AFLCMC, Wichita State University creating digital copy of B-1

With a top speed of 900 mph, a payload capacity of 75,000 pounds, and numerous successful operations over the past 30-plus years, the B-1B Lancer is arguably one of the most lethal aircraft in the U.S. Air Force inventory.

In an effort to keep the aircraft flying and operational, the B-1 Program Office is sponsoring an initiative with Wichita State University’s National Institute of Aviation Research, or NIAR, to create a virtual or digital twin of the bomber, which will help identify maintenance and structural issues with the aircraft before they occur.

“Right now, we are in a very reactive state when the B-1 has an issue,” said Lt. Col. Joseph Lay, B-1 Engineering Branch material leader. “For example, if we find a crack on the (B-1) fleet, we then have to go and develop the repair, which isn’t the way you want to be. You want to already have the repair on the shelf, so that when you need it, it’s there. The digital twin will help us get to that point.”

Assisting in the effort in Wichita, is a B-1 that was pulled from the Bone Yard officially known as the 309th Aerospace Maintenance and Regeneration Group or AMARG out at Davis-Monthan Air Force Base, Arizona. The aircraft, which was manufactured in 1985 and last operational in 2002, was loaded onto flatbed trucks for the 1,000-mile drive to Wichita.

Currently, the team at NIAR are in the process of disassembling, inspecting and scanning every part of the aircraft down to the nuts and bolts and pieces of skin.

“Through the scanning process, we will discover all the places that saw structural failure or damage. It will create a living medical record for the B-1,” Lay said. “Then we will be able to apply data from aircraft in the field to help us predict areas that are more likely to have structural issues. This living virtual model of the B-1’s structure will be superimposed with layers of maintenance data, test/inspection results, and analysis tools, which can be integrated over the aircraft’s life cycle.”

While it will take six years to disassemble and scan every part of the plan, the work the program office and NIAR team have done since the effort started in April, is already helping the active B-1 fleet.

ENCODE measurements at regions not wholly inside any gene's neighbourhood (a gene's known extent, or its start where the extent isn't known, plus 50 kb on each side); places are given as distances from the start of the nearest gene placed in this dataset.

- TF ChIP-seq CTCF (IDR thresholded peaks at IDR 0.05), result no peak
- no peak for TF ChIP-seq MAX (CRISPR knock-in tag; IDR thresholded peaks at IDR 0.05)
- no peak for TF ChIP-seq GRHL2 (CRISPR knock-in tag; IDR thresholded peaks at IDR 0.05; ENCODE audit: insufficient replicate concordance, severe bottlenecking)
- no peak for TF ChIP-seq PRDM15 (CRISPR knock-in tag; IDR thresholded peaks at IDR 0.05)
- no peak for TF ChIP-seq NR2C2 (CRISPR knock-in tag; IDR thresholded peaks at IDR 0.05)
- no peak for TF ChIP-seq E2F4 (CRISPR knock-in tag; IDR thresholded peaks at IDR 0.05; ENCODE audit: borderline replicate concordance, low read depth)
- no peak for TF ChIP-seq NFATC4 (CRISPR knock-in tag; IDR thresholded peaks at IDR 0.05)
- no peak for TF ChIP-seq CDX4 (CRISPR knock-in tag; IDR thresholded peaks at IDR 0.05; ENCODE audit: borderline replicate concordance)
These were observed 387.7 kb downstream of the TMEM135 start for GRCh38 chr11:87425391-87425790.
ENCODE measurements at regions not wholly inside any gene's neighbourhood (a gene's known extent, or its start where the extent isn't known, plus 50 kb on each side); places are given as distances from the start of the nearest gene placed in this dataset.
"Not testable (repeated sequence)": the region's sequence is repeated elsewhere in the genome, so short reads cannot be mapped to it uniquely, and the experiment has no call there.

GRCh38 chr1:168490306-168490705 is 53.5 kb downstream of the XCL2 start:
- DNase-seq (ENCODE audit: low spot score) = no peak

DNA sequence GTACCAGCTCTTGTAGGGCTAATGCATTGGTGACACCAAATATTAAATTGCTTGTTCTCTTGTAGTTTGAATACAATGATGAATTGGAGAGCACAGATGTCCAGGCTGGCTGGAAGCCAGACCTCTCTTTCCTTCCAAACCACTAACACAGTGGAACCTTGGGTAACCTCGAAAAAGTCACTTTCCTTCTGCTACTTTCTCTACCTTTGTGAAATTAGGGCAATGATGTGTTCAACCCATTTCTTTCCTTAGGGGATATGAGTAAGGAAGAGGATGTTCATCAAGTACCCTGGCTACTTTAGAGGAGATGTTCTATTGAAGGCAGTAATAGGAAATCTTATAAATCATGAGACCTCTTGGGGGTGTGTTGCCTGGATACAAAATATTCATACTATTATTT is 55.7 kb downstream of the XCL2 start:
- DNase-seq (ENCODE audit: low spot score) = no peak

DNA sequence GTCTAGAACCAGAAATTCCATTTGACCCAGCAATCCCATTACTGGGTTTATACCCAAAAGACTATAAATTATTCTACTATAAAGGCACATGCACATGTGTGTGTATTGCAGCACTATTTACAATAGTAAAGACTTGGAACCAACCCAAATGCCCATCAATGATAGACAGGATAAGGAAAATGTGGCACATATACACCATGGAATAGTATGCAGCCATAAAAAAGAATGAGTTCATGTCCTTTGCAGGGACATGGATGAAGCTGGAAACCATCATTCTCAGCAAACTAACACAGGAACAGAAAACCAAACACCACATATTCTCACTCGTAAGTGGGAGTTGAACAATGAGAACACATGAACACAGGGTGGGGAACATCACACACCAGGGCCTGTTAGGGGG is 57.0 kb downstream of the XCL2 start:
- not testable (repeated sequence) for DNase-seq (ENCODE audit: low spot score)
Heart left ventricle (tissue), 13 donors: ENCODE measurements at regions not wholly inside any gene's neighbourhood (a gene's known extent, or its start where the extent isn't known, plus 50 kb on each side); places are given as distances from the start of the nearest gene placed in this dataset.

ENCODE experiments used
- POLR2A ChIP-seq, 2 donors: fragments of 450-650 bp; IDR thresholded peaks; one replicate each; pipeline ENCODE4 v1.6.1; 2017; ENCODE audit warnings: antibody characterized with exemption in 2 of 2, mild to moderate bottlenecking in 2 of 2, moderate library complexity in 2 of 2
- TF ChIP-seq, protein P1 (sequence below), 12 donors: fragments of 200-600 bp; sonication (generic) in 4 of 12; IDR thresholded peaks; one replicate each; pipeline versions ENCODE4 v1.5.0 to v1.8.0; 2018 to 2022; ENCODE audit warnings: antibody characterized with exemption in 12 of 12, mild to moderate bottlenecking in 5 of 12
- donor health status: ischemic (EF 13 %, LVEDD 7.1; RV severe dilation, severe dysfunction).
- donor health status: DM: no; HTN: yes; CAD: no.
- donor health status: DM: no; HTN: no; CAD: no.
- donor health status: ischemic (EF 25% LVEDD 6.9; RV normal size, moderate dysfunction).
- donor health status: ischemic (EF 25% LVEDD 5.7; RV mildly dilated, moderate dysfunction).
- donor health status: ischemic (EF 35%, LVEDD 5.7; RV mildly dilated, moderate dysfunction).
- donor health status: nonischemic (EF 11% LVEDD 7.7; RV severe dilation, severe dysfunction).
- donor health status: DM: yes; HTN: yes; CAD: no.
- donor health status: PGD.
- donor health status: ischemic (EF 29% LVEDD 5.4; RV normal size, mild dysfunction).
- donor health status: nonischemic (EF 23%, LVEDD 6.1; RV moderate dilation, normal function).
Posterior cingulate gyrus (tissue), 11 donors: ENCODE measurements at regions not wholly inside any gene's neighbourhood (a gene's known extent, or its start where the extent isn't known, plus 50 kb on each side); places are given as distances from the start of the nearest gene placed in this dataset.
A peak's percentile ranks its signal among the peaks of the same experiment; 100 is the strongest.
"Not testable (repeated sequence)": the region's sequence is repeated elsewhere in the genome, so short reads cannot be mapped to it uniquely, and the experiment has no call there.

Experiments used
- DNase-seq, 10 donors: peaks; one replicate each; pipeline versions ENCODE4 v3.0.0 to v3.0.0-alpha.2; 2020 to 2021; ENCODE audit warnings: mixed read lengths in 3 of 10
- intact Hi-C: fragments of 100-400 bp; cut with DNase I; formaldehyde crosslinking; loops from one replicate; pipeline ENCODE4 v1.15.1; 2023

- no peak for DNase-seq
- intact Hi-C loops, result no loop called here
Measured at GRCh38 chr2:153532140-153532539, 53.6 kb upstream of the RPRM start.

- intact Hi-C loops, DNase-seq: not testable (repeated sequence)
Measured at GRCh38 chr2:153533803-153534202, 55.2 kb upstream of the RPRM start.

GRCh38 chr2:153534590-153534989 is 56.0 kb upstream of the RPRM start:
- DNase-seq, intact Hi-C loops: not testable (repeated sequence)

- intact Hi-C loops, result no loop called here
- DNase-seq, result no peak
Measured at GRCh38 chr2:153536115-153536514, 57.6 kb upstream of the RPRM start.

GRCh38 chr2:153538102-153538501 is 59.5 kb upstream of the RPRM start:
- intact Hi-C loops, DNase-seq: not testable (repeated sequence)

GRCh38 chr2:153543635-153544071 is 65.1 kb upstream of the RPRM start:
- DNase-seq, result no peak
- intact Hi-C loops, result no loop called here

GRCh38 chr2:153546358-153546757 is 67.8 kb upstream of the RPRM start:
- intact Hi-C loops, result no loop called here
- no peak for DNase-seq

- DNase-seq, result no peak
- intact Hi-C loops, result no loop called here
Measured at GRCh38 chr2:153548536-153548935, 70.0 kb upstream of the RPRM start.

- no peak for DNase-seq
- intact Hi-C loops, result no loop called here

“We have been scanning the wings, and the wing scans have been helping us understand how to build new repairs for some of the cracks that we have seen in the wings themselves,” Lay said. “We are also currently developing inspection techniques and repairs for areas on the upper fuselage and sharing that data back with the OEM. We will use this data to better understand why we have seen fatigue damage in those areas.”

The combined work of the program office and NIAR are key to keeping the B-1 in the fight.

“Our mission is to keep the B-1 healthy and flying as long as it is required to meet Air Force operational needs,” said Bill Barnes, B-1 senior program manager. “The B-1 has been flown hard operationally to support worldwide efforts for almost two decades now and it’s showing its age in the structures areas. So, keeping the aircraft structurally sound is a key tenant in keeping the aircraft available as long as required. The digital twin supports that effort so that we can move from being reactive when we find a structural issue on the fleet to being proactive and knowing what’s coming.”

While the B-1 is the first military aircraft to start the process of being completely disassembled, scanned and digitally recreated, it certainly will not be the last.

“This (digital twin) is a revolutionary game changer for the B-1 Program Office and the Department of Defense as a whole,” Lay said. “As technology shows us new capabilities, the military needs to be quicker to adopt these capabilities and practices, because this will really support the B-1 and help us get to 2040.”

The B-1 Program Office is a division of the Air Force Life Cycle Management Center‘s Bombers Directorate, which is responsible for the sustainment and modernization of the U.S. Air Force’s bomber fleet, which includes the B-1, B-2 Spirit and B-52 Stratofortress.

A U.S. Air Force B-1B Lancer bomber and a Qatari Mirage 2000 fly in formation during Joint Air Defense Exercise 19-01, Feb. 19, 2019. The aircraft participated with regional partners to test objective-based command and control actions during the exercise. (U.S. Air Force photo by Staff Sgt. Clayton Cupit)

A U.S. Air Force B-1B Lancer bomber and a Qatari Mirage 2000 fly in formation during Joint Air Defense Exercise 19-01, Feb. 19, 2019. The aircraft participated with regional partners to test objective-based command and control actions during the exercise. (U.S. Air Force photo by Staff Sgt. Clayton Cupit)

B-1B tail #85-0092 is lifted and placed on flatbed trailers for the 1,000 mile journey to Wichita, Kansas.  The National Institute for Aviation Research at Wichita State University will scan every part of the aircraft to create a digital twin that can be used for research.  (US Air Force Photo)

B-1B Lancer tail number 85-0092 is lifted and placed on flatbed trailers for the 1,000-mile journey to Wichita, Kan., April 24, 2020. The National Institute for Aviation Research at Wichita State University will scan every part of the aircraft to create a digital twin that can be used for research. (U.S. Air Force photo by Daryl Mayer)

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